The KitchenIQ offers two levels of sharpening. While the slots themselves are more or less the same size as those on other devices, the whole working section is rather small and doesn’t work well with larger and thicker knives.
Not only is the layout of its working section different from most other devices, the KitchenIQ’s base is special too. It’s a thick silicone pad that covers the grip and extends all the way to the base, creating lots of friction with any flat surface. The cutout in the middle of the base forms an edge grip, allowing you to attach it to the countertop or table edge (as long as that edge is 90 degrees).
Ease of Use
With only two sharpening slots and a basic design, it doesn’t require a high IQ to understand how the KitchenIQ works. The device’s small size may, however, mean you have to pay extra attention every time you use it or risk hurting yourself by misplacing the knife.
The KitchenIQ employs a different slot layout than most others of its type: The coarse slot is placed further from the grip than the fine one. If you’ve used other pull-through sharpeners before, this layout will take some time to get used to. Otherwise, it’s not a problem: The slot names (Coarse and Fine) are printed on both sides of the working section, so pay a little attention and you’ll do it right. This also makes the device south-paw friendly.
You may notice that the tungsten blades in the Coarse slot have distinct corners that protrude from the plastic frame. If you use too much force or are too fast with insertion, your delicate knife edge may end up raking across one of those surfaces and risk chipping or deforming.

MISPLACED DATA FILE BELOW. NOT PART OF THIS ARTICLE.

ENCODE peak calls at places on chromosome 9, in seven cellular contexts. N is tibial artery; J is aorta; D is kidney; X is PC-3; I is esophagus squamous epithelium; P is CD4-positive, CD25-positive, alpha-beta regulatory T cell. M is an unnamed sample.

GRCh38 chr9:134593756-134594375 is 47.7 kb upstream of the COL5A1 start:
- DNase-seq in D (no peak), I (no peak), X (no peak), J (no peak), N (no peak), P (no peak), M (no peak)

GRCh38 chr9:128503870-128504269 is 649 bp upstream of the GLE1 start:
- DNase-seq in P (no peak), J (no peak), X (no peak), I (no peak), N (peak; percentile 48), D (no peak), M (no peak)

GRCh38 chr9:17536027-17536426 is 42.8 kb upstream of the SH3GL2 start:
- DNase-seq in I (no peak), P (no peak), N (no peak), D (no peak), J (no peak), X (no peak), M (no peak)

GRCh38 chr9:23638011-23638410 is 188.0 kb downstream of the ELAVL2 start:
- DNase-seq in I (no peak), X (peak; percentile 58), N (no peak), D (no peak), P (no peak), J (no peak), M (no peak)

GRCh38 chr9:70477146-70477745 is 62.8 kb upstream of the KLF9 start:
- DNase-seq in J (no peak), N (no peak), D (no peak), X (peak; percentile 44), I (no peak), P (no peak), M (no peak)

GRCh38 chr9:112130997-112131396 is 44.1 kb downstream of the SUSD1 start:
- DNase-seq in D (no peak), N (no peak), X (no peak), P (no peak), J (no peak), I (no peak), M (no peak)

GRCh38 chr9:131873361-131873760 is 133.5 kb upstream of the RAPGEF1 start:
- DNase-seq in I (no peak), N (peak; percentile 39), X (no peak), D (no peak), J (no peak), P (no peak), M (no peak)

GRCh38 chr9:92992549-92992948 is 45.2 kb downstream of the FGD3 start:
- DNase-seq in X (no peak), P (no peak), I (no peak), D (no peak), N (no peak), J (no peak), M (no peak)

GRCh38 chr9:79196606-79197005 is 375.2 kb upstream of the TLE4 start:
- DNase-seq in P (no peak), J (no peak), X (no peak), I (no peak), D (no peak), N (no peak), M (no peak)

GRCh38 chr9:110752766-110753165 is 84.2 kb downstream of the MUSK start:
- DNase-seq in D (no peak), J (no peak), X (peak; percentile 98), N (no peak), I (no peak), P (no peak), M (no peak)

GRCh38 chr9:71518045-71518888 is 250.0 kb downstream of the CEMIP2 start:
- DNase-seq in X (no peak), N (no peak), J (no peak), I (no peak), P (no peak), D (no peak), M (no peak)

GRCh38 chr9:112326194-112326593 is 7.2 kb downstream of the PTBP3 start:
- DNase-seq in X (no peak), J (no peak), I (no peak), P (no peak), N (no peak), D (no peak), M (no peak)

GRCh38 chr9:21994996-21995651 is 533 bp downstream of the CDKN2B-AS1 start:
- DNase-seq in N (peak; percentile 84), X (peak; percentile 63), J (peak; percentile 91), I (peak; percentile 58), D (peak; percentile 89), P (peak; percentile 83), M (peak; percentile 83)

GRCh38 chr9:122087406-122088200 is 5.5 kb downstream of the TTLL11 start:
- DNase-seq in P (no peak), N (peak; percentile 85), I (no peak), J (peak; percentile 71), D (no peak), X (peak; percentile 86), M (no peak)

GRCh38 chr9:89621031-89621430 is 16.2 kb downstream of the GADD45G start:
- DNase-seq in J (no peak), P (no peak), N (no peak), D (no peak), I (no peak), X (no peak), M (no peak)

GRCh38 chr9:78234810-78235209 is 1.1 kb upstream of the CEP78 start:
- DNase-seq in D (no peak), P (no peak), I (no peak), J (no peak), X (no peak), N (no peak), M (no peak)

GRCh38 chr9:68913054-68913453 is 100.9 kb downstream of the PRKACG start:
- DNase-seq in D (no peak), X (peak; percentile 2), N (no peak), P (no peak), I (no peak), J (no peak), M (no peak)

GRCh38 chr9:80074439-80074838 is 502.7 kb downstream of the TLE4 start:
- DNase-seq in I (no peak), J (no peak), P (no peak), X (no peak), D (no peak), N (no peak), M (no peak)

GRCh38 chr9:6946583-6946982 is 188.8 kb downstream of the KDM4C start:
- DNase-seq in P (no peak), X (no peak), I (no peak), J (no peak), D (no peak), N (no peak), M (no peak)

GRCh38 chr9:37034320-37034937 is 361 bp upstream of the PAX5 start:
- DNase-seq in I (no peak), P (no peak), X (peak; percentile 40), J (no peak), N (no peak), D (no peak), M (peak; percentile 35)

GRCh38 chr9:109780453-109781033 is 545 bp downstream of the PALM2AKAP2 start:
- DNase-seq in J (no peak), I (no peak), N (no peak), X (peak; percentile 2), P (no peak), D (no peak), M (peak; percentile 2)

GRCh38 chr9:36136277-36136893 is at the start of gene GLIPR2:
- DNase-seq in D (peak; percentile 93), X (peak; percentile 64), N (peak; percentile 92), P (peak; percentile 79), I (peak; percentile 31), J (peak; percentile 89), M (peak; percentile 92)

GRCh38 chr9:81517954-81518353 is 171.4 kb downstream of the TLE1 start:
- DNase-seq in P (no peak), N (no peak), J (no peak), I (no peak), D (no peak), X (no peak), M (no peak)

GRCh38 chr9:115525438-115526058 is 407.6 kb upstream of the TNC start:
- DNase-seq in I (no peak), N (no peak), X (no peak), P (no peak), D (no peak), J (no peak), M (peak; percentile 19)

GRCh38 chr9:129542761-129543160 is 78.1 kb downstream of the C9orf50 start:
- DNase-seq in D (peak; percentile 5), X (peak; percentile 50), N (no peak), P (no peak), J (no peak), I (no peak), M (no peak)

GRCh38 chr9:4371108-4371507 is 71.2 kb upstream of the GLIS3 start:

Also, the tiny size of the KitchenIQ means the slots are jammed together and are very close to the grip. There’s a real danger of cutting yourself if you’re not mindful while sharpening your knives.
All that being said, insertion was not challenging. We measured the actual openings and found to our surprise that they’re some of the widest among all the devices we tested (6mm).
The KitchenIQ’s sturdy working section and strong base allows for steady operation. Pulling through was effortless, though it’s easy to cut into the plastic frame underneath the sharpening panels if you go too fast.
We noticed that the ‘brace’ is rather loose on this device — the sharpening rods don’t seem to grip to the blade very tightly. This contributes to the rather mediocre sharpening performance.
10Stability on a Clean Surface
With a grip and base made from one solid piece of tough silicone, the KitchenIQ stood perfectly still on a clean countertop as we pulled a knife through it. It has a low center of gravity, so regardless of the force used, the device didn’t wobble one bit.
We tried it on the countertop edge, too, which it’s designed to work on, and were happy with how well it gripped the edge.
7.0Stability on a Wet and Dirty Surface
Like most other devices, the KitchenIQ’s silicone base couldn’t keep it in place on a dirty countertop. To its credit, the device slid but did not shake or wobble like the taller units we tested. Still, given how its grip is so close to the sharpening slots, you run the risk of cutting yourself if things slip.
The same was observed on a wet and slippery edge: no wobbling, but the silicone foot doesn’t help much in keeping it from gliding along the edge.
The KitchenIQ Sharpener Compared to Other Products
There are many pull-through sharpeners in the same price range that can sharpen faster and more effectively than the KitchenIQ.
Also having two slots for kitchen knives, the Sharpal sharpener can do a better job and is also more gentle to the knife’s edge, though it doesn’t share the KitchenIQ’s sturdy build.
If you’re looking for something of a similar size, the SunrisePro Supreme, likewise, can finish the same job in a much shorter time despite having only one sharpening slot.